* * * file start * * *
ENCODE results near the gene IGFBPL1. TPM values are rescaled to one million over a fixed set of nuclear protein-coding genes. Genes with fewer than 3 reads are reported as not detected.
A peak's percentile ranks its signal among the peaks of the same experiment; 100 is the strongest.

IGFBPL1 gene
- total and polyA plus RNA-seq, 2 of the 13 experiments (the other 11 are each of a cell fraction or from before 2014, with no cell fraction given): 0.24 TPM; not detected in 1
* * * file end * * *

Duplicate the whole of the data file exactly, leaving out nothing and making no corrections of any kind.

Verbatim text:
ENCODE results near the gene IGFBPL1. TPM values are rescaled to one million over a fixed set of nuclear protein-coding genes. Genes with fewer than 3 reads are reported as not detected.
A peak's percentile ranks its signal among the peaks of the same experiment; 100 is the strongest.

IGFBPL1 gene
- total and polyA plus RNA-seq, 2 of the 13 experiments (the other 11 are each of a cell fraction or from before 2014, with no cell fraction given): 0.24 TPM; not detected in 1